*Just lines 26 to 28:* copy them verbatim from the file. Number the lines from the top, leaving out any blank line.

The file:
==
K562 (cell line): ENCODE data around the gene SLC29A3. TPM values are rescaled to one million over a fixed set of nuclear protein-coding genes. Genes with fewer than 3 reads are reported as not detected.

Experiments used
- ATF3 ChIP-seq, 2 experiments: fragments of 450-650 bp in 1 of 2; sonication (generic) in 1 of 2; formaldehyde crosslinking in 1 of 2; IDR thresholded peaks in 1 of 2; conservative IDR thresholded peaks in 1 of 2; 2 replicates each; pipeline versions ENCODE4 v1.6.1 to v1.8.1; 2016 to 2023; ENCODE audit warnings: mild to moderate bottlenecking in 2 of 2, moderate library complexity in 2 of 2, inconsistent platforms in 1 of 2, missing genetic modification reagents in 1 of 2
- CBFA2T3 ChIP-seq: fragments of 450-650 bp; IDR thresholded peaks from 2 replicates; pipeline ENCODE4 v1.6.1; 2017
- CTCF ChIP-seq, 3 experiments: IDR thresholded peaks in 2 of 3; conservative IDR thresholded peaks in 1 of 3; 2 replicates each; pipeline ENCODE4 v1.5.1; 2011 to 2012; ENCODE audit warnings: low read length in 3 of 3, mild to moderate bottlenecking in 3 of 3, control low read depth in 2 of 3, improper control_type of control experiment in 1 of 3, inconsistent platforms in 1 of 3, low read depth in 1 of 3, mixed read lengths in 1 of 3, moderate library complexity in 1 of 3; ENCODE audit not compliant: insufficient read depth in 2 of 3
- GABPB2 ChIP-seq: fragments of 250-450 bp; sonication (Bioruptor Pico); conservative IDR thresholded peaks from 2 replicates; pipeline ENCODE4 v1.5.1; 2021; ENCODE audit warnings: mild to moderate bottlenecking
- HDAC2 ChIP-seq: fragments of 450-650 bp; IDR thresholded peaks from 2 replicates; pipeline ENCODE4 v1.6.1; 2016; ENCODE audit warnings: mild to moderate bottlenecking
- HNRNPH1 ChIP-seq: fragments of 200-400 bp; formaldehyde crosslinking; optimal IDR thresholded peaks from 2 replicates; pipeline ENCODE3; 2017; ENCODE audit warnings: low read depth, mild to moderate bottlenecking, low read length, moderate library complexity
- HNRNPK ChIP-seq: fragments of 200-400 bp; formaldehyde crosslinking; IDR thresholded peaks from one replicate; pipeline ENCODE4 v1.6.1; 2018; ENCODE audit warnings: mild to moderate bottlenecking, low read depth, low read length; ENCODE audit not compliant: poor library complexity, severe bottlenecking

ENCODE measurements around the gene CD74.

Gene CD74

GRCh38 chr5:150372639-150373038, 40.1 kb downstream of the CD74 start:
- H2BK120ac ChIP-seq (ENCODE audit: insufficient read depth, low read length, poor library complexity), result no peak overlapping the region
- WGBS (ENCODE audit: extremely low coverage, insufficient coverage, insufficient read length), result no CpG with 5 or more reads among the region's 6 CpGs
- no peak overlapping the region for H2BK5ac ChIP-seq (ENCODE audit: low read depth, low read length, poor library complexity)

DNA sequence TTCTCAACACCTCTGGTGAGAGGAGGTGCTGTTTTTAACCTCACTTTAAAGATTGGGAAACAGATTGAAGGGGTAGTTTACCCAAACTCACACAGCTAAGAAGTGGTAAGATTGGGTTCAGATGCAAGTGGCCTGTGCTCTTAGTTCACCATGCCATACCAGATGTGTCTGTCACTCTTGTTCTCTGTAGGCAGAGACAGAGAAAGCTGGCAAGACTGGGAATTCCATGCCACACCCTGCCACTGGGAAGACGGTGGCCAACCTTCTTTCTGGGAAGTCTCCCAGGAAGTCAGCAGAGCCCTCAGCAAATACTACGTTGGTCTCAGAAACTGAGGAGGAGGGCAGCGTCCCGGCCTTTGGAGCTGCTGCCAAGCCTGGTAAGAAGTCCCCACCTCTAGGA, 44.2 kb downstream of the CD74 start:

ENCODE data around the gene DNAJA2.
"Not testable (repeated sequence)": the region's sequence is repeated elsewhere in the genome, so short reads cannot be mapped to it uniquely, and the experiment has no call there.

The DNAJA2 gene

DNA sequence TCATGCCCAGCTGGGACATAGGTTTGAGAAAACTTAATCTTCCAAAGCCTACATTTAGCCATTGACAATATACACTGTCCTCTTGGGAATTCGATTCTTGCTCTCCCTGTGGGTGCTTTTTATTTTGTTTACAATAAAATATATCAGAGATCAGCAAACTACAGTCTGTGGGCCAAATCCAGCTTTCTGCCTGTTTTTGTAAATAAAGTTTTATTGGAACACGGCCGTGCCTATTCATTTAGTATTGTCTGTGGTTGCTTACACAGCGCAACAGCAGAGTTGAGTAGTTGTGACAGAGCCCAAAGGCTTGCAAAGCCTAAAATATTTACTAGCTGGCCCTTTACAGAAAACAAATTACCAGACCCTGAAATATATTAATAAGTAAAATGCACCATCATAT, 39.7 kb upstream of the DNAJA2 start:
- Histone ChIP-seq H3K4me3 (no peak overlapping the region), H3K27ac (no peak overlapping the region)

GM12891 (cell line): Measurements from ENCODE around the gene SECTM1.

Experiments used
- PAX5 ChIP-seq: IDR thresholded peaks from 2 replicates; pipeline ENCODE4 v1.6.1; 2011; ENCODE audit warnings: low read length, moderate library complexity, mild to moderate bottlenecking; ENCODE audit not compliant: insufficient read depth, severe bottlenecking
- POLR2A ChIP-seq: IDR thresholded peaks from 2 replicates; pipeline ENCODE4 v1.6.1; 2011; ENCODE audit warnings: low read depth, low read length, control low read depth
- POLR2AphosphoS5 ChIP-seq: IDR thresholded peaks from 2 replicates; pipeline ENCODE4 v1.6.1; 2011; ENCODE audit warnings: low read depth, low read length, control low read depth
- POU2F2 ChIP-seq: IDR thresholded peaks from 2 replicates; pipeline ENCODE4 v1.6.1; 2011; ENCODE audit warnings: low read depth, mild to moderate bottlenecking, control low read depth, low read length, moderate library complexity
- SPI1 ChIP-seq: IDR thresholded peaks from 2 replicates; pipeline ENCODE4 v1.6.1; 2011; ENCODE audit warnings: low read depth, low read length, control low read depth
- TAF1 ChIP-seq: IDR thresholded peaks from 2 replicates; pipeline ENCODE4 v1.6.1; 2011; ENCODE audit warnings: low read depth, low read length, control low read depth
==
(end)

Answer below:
- POLR2AphosphoS5 ChIP-seq: IDR thresholded peaks from 2 replicates; pipeline ENCODE4 v1.6.1; 2011; ENCODE audit warnings: low read depth, low read length, control low read depth
- POU2F2 ChIP-seq: IDR thresholded peaks from 2 replicates; pipeline ENCODE4 v1.6.1; 2011; ENCODE audit warnings: low read depth, mild to moderate bottlenecking, control low read depth, low read length, moderate library complexity
- SPI1 ChIP-seq: IDR thresholded peaks from 2 replicates; pipeline ENCODE4 v1.6.1; 2011; ENCODE audit warnings: low read depth, low read length, control low read depth